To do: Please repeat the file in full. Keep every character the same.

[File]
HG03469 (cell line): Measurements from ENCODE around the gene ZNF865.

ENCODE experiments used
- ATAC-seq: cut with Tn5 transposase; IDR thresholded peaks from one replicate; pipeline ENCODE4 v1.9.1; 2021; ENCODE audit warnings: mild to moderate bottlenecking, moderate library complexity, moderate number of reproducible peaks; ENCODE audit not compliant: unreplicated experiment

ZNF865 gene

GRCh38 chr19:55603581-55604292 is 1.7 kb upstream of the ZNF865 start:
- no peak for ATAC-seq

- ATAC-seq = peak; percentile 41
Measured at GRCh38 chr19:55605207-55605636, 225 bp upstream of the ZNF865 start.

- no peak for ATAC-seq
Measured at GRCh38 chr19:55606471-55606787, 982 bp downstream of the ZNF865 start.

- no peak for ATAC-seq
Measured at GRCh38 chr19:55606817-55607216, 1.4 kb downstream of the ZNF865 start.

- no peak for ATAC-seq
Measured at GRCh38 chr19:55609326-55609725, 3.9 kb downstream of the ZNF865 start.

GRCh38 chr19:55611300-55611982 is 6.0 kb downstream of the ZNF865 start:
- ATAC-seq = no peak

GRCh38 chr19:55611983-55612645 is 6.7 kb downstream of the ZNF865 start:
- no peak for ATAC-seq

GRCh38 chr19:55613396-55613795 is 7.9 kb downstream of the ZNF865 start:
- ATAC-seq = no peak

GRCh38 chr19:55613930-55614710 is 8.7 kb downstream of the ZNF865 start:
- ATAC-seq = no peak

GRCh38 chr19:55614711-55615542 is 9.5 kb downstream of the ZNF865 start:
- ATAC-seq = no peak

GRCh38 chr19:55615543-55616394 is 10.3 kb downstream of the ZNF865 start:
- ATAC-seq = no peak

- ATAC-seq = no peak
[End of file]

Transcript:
HG03469 (cell line): Measurements from ENCODE around the gene ZNF865.

ENCODE experiments used
- ATAC-seq: cut with Tn5 transposase; IDR thresholded peaks from one replicate; pipeline ENCODE4 v1.9.1; 2021; ENCODE audit warnings: mild to moderate bottlenecking, moderate library complexity, moderate number of reproducible peaks; ENCODE audit not compliant: unreplicated experiment

ZNF865 gene

GRCh38 chr19:55603581-55604292 is 1.7 kb upstream of the ZNF865 start:
- no peak for ATAC-seq

- ATAC-seq = peak; percentile 41
Measured at GRCh38 chr19:55605207-55605636, 225 bp upstream of the ZNF865 start.

- no peak for ATAC-seq
Measured at GRCh38 chr19:55606471-55606787, 982 bp downstream of the ZNF865 start.

- no peak for ATAC-seq
Measured at GRCh38 chr19:55606817-55607216, 1.4 kb downstream of the ZNF865 start.

- no peak for ATAC-seq
Measured at GRCh38 chr19:55609326-55609725, 3.9 kb downstream of the ZNF865 start.

GRCh38 chr19:55611300-55611982 is 6.0 kb downstream of the ZNF865 start:
- ATAC-seq = no peak

GRCh38 chr19:55611983-55612645 is 6.7 kb downstream of the ZNF865 start:
- no peak for ATAC-seq

GRCh38 chr19:55613396-55613795 is 7.9 kb downstream of the ZNF865 start:
- ATAC-seq = no peak

GRCh38 chr19:55613930-55614710 is 8.7 kb downstream of the ZNF865 start:
- ATAC-seq = no peak

GRCh38 chr19:55614711-55615542 is 9.5 kb downstream of the ZNF865 start:
- ATAC-seq = no peak

GRCh38 chr19:55615543-55616394 is 10.3 kb downstream of the ZNF865 start:
- ATAC-seq = no peak

- ATAC-seq = no peak